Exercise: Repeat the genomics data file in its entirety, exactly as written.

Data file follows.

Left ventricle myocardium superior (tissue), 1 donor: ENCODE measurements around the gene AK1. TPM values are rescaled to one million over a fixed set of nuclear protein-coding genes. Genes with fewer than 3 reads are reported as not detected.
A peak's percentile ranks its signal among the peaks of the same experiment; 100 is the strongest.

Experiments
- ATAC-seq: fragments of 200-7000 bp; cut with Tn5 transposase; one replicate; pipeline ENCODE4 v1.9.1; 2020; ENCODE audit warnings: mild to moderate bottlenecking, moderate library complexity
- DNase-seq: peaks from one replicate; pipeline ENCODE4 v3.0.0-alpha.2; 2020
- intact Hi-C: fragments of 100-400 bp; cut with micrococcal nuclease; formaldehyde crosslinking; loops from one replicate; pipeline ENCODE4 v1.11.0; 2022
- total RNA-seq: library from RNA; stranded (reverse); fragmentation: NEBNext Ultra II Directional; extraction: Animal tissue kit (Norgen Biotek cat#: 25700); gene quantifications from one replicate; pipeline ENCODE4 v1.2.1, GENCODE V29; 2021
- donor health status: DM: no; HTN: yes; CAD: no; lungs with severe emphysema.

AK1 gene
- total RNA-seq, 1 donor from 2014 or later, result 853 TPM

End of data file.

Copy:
Left ventricle myocardium superior (tissue), 1 donor: ENCODE measurements around the gene AK1. TPM values are rescaled to one million over a fixed set of nuclear protein-coding genes. Genes with fewer than 3 reads are reported as not detected.
A peak's percentile ranks its signal among the peaks of the same experiment; 100 is the strongest.

Experiments
- ATAC-seq: fragments of 200-7000 bp; cut with Tn5 transposase; one replicate; pipeline ENCODE4 v1.9.1; 2020; ENCODE audit warnings: mild to moderate bottlenecking, moderate library complexity
- DNase-seq: peaks from one replicate; pipeline ENCODE4 v3.0.0-alpha.2; 2020
- intact Hi-C: fragments of 100-400 bp; cut with micrococcal nuclease; formaldehyde crosslinking; loops from one replicate; pipeline ENCODE4 v1.11.0; 2022
- total RNA-seq: library from RNA; stranded (reverse); fragmentation: NEBNext Ultra II Directional; extraction: Animal tissue kit (Norgen Biotek cat#: 25700); gene quantifications from one replicate; pipeline ENCODE4 v1.2.1, GENCODE V29; 2021
- donor health status: DM: no; HTN: yes; CAD: no; lungs with severe emphysema.

AK1 gene
- total RNA-seq, 1 donor from 2014 or later, result 853 TPM